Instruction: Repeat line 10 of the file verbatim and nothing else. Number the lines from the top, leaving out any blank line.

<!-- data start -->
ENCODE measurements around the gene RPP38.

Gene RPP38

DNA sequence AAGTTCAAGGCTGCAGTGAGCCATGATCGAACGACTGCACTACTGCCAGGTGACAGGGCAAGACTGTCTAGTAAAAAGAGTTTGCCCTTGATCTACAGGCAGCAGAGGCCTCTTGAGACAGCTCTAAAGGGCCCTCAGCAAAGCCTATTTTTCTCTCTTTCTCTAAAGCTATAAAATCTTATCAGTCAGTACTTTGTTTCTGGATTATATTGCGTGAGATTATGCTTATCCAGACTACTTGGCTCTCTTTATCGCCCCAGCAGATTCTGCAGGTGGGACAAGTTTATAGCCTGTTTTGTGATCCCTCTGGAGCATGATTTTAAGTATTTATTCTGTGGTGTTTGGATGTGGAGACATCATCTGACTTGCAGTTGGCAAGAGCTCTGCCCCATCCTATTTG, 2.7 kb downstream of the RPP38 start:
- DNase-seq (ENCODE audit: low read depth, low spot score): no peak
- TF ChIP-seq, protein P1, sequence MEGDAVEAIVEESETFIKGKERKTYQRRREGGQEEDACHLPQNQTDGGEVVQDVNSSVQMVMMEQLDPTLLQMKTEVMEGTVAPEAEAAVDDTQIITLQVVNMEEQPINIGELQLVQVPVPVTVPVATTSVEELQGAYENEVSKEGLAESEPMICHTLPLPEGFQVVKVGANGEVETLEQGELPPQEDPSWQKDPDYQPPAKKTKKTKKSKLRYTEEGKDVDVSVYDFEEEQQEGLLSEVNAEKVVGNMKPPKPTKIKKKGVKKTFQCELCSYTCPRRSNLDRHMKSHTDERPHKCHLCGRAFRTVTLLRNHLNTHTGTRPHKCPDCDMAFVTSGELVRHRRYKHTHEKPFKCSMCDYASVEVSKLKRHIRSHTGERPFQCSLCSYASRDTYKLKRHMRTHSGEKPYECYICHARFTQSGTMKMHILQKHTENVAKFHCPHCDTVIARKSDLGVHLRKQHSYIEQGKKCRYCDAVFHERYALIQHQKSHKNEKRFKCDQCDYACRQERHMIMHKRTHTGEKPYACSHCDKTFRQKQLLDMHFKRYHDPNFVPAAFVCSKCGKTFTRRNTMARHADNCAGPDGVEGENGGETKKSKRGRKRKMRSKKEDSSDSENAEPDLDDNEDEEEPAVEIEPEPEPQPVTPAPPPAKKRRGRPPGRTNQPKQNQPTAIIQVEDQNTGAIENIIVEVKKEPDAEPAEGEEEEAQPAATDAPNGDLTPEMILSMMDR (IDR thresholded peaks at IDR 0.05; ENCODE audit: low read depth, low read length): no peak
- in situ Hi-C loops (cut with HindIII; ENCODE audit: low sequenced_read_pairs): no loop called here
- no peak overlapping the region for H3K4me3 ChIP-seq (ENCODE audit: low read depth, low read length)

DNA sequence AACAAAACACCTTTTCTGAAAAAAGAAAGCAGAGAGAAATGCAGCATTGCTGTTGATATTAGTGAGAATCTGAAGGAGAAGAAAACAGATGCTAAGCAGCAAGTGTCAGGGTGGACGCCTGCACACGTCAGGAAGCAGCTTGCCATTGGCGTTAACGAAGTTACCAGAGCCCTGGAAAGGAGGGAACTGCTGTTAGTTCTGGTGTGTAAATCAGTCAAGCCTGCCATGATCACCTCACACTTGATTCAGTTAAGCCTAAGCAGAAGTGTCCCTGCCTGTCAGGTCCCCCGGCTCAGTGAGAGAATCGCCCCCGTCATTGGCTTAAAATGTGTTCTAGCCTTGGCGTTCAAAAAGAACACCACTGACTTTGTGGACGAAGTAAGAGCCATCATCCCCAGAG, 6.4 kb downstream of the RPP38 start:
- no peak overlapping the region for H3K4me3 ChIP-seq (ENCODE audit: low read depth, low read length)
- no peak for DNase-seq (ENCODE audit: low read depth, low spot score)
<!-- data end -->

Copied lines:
- no peak for DNase-seq (ENCODE audit: low read depth, low spot score)